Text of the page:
Ventral striatum

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The ventral striatum is a portion of the striatum which functions as part of the reward system.[1] It consists of the nucleus accumbens and olfactory tubercle.[2] In non-primate species, the islands of Calleja are included. It is associated with the limbic system and has been implicated as a vital part of the circuitry for decision making and reward behaviors,[3][4] including addiction.

Ventral striatum
Latin Striatum ventrale
NeuroLex ID Ventral striatum
TA A14.1.09.439
FMA 77614
Anatomical terms of neuroanatomy

Location and Structure[edit]

The Ventral Striatum is a subcortical part of the forebrain, located within the striatum, anterior to the plane of the anterior commissure. The striatum itself is subdivided into sectors along a ventromedial-dorsolateral continuum largely based upon the external connectivity of different areas. The ventral striatum includes the nucleus accumbens and the olfactory tubercle.[2]

[5] Dopaminergic system and reward processing



The ventral striatum receives direct input from multiple regions in the cerebral cortex and limbic structures such as the amygdala and hippocampus. Its primary input is to the basal ganglia system. Additionally, the mesolimbic dopamine pathway projects to the ventral striatum.


The primary outputs of the ventral striatum project to the ventral tegmental area and substantia nigra pars compacta. Some of its other outputs include projections to the ventral pallidum[6] extended amygdala, lateral hypothalamus, and pedunculopontine nucleus.[7]


The ventral striatum is closely associated with decision-making, risk, and reward, in addition to suppressing certain actions in the limbic system. It primarily mediates reward cognition, reinforcement, and motivational salience.[6] Dopamine is its most vital neurotransmitter; thoughts of gain (monetary, emotional, or otherwise) will increase dopamine in the ventral striatum, whereas thoughts of loss decrease dopamine. This regulation of dopamine influences the impact of reward-related stimuli on behavior.

Novel, motivational, and emotion-provoking stimuli influence the activity of the neurons in the ventral striatum, probably due to inputs from the hippocampus and amygdala. The neurons that respond elsewhere in the brain to reinforcing or novel visual stimuli may mirror the inputs to the ventral striatum from the limbic system. This suggests that the ventral striatum provides a route for learned reinforcing and novel visual stimuli to influence behavior.[6]

[8] The ventral striatum and related structures


Dysfunction in the ventral striatum can lead to a variety of disorders, most notably, depression and obsessive-compulsive disorder. Because of its involvement in reward pathways, the ventral striatum has also been implicated in playing a critical role in addiction. It has been well established that the ventral striatum is strongly involved in mediating the reinforcing effects of drugs, especially stimulants, through dopaminergic stimulation.[9]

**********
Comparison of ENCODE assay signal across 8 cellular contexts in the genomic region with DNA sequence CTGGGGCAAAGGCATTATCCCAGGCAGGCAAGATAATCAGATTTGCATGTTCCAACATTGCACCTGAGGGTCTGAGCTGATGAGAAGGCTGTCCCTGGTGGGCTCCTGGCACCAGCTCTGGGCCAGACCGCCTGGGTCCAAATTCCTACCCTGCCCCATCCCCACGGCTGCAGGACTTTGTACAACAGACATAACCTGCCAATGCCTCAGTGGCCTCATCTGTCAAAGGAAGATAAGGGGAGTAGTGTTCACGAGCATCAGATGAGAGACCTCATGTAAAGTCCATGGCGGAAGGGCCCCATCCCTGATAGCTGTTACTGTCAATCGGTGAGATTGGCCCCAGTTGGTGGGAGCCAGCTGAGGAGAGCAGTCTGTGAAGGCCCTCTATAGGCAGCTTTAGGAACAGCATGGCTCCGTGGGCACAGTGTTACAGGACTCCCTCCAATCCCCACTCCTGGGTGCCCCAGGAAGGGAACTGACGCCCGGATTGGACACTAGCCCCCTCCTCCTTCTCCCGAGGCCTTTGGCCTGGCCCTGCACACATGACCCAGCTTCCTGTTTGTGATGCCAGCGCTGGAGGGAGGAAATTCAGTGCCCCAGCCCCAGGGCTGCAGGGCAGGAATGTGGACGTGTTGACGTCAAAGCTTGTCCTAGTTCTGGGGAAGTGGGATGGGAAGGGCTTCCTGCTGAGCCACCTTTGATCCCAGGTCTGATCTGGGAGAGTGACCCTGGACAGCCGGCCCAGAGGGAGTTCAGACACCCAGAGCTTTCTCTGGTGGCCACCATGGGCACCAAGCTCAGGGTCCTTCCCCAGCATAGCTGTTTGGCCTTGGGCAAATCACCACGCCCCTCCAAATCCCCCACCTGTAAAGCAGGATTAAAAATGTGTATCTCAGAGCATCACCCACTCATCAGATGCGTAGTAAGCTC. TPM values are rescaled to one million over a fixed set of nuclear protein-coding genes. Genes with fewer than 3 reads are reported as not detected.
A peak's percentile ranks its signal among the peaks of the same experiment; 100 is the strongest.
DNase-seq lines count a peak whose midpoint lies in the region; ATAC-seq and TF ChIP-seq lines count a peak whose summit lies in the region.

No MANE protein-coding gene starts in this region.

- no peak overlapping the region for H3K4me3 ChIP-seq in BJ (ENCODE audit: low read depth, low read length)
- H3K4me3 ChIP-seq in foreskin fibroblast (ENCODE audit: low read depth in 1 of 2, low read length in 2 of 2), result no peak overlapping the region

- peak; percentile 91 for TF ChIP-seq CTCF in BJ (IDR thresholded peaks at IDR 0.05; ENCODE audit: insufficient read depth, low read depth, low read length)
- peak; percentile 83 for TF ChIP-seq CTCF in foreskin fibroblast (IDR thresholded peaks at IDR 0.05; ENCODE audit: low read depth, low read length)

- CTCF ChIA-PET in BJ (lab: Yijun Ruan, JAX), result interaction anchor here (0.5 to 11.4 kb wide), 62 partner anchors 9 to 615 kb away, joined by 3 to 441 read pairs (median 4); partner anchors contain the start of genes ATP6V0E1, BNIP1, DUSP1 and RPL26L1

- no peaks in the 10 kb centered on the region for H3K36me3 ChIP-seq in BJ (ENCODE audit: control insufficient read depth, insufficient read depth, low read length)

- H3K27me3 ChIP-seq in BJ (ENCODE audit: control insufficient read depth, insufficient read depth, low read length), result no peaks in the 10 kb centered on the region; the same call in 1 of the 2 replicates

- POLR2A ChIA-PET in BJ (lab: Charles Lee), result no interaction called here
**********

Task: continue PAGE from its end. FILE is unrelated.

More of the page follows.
See also[edit]


  1. ^ Gregorios-Pippas L, Tobler PN, Schultz W (March 2009). "Short-term temporal discounting of reward value in human ventral striatum". J. Neurophysiol. 101 (3): 1507–23. doi:10.1152/jn.90730.2008. PMC 2666398. PMID 19164109. 
  2. ^ a b Ubeda-Bañon I, Novejarque A, Mohedano-Moriano A, et al. (2007). "Projections from the posterolateral olfactory amygdala to the ventral striatum: neural basis for reinforcing properties of chemical stimuli". BMC Neurosci 8: 103. doi:10.1186/1471-2202-8-103. PMC 2216080. PMID 18047654. 
  3. ^ "Ventral Striatum Definition - Medical Dictionary". Retrieved 2015-11-18. 
  4. ^ "Ventral Striatum -- Medical Definition". Retrieved 2015-11-18. 
  5. ^ Arias-Carrión, Oscar; Caraza-Santiago, Xanic; Salgado-Licona, Sergio; Salama, Mohamed; Machado, Sergio; Egidio Nardi, Antonio; Menéndez-González, Manuel; Murillo-Rodríguez, Eric (October 6, 2010). "File:Dopaminergic system and reward processing.jpg". Retrieved November 17, 2015. 
  6. ^ a b c Williams, Graham V. (March 3, 1993). "Neuronal responses in the ventral striatum of the behaving macaque" (PDF). Behavioral Brain Research. Retrieved November 16, 2015. 
  7. ^ Trevor W. Robbins, Barry J. Everitt (April 1992). "Functions of dopamine in the dorsal and ventral striatum". Seminars in Neuroscience. doi:10.1016/1044-5765(92)90010-Y. Retrieved November 2015. 
  8. ^ Daffodils, Mmm (2012-11-30), English: Added some extra brain structures over this original picture, retrieved 2015-11-21 
  9. ^ Everitt, Barry J.; Robbins, Trevor W. (2013-11-01). "From the ventral to the dorsal striatum: Devolving views of their roles in drug addiction". Neuroscience & Biobehavioral Reviews. Honoring Ann Kelley 37 (9, Part A): 1946–1954. doi:10.1016/j.neubiorev.2013.02.010. 

External links[edit]